Wake County is in the construction process for equestrian trails at Proctor Farm in the eastern part of Wake County near Lizard Lick. Permit issues have delayed parts of the planned system, so the decision was made to phase the project which will result in about 5 to 6 miles of trails being opened first. The contractor has been working on trails as well as the parking area. The trails might be open before the end of this year, weather-dependent.
Last year NCHC provided feedback during the 30 day public comment period on the rationale for the permanent closure of the Hang Glider trail in Uwharrie National Forest. This once-popular trail has been “temporarily” closed since 2010. In July, Terry Savery (District Recreation Staff Officer) and Chris Stewart (interim District Ranger) contacted NCHC about the “Decision Notice” and “Finding of No Significant Impact” for the Hang Glider Trail (719) Vista Segment Closure. Basically, Hang Glider trail will be closed permanently because it is a significant archaeological site. NCHC and BCHU commented about limiting the trail corridor and covering the surface to protect artifacts and still allowing riders. The comments were considered, but the District Ranger determined it would be nearly impossible to prevent riders from going off the trail, and there were no re-routes that would provide the same vista. The trail will be “obliterated” so there will be no obvious path. People can still hike up there but it will be discouraged because there will be no trail. They are looking for other locations that are not arch sites that would provide a nice vista but haven’t found any (and admitted that was not a priority right now). NCHC emphasized that riders really liked Hang Glider and how disappointed they will be to not be able ride up there anymore.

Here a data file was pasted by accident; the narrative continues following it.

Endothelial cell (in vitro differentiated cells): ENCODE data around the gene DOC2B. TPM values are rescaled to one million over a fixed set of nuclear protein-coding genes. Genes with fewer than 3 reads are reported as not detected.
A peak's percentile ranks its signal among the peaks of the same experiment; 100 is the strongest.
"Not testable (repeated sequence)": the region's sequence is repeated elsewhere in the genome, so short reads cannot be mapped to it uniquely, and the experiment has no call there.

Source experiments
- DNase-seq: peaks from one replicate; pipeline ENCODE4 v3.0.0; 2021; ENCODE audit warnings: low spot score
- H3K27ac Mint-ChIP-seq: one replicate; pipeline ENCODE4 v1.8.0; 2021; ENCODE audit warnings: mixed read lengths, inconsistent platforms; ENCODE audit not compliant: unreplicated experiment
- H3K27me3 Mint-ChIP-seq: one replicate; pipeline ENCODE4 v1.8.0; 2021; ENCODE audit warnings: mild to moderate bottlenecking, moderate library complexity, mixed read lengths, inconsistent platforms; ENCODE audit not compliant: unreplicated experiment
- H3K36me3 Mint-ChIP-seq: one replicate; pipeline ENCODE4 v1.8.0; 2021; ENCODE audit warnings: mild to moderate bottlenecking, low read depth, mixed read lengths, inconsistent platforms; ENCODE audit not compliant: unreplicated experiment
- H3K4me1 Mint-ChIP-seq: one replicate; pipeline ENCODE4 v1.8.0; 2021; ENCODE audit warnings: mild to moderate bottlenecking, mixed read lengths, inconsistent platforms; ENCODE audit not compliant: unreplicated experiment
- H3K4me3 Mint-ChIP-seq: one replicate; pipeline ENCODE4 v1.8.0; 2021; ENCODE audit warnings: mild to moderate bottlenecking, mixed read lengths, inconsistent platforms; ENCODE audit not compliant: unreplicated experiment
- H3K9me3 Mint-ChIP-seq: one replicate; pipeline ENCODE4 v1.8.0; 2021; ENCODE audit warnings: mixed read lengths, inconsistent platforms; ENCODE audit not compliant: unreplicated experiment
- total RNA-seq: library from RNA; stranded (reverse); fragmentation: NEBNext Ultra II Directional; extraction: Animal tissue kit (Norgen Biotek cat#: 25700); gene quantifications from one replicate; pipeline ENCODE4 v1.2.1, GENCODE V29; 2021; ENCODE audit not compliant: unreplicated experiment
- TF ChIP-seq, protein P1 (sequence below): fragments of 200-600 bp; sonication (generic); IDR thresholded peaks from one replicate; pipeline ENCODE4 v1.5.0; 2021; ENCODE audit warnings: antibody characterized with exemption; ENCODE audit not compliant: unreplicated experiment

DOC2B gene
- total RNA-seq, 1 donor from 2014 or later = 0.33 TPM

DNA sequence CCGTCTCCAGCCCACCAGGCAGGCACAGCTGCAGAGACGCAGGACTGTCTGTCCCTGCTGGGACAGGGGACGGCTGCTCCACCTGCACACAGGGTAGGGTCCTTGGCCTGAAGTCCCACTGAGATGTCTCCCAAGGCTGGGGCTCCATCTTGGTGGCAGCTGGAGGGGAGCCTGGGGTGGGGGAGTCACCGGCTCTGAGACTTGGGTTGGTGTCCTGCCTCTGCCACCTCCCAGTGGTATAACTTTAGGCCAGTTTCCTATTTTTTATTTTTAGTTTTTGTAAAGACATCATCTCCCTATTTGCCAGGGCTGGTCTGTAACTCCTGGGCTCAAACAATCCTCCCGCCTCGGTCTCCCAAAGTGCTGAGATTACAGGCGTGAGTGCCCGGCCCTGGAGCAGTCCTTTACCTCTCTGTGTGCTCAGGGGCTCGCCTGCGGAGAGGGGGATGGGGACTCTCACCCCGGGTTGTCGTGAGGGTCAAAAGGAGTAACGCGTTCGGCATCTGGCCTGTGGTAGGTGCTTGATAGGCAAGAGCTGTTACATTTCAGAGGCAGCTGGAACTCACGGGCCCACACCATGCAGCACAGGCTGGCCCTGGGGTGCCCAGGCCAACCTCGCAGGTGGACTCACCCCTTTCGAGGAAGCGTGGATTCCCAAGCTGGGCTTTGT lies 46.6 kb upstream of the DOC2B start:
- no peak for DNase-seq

NCHC looked into equestrian concerns about the rocky trail surface on Umstead State Park multi-use trails. We received the following reply from Superintendent Scott Letchworth:
What people are probably talking about is the rock from the base material that works it’s way up to the surface over time (or the surface erodes down to, it depends on the location). The multi-use trails are constructed with a base layer of ABC, which is a quarry industry term for “Aggregate Base Compound” and then topped with a layer of fine granite screenings, typically referred to as “screenings” by rock quarries as it is comprised of the dust from crushing granite which are screened out from the larger pieces of rock.